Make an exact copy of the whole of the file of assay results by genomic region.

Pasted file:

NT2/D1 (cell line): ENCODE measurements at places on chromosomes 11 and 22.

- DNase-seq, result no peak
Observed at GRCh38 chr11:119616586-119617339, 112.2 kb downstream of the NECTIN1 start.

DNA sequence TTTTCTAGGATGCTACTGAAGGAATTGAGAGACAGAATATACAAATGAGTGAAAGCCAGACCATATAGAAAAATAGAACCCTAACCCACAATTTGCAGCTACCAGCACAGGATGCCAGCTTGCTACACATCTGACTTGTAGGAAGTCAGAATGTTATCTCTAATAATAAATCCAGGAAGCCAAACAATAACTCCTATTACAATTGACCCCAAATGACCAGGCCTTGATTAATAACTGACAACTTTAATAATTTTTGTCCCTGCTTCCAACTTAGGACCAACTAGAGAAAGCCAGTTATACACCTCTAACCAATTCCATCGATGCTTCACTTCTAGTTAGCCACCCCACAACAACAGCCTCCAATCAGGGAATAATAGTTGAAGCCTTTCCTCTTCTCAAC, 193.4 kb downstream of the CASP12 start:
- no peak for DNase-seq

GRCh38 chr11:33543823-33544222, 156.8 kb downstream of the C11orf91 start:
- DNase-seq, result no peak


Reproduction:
NT2/D1 (cell line): ENCODE measurements at places on chromosomes 11 and 22.

- DNase-seq, result no peak
Observed at GRCh38 chr11:119616586-119617339, 112.2 kb downstream of the NECTIN1 start.

DNA sequence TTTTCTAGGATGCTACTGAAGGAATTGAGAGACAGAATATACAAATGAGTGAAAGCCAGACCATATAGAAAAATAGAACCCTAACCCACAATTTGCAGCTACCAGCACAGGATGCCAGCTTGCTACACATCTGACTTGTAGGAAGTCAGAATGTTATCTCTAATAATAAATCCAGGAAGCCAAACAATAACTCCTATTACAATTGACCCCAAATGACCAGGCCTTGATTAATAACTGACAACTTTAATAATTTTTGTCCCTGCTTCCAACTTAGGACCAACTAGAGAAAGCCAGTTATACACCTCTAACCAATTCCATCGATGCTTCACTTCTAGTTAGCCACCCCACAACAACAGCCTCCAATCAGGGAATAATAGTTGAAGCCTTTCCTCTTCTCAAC, 193.4 kb downstream of the CASP12 start:
- no peak for DNase-seq

GRCh38 chr11:33543823-33544222, 156.8 kb downstream of the C11orf91 start:
- DNase-seq, result no peak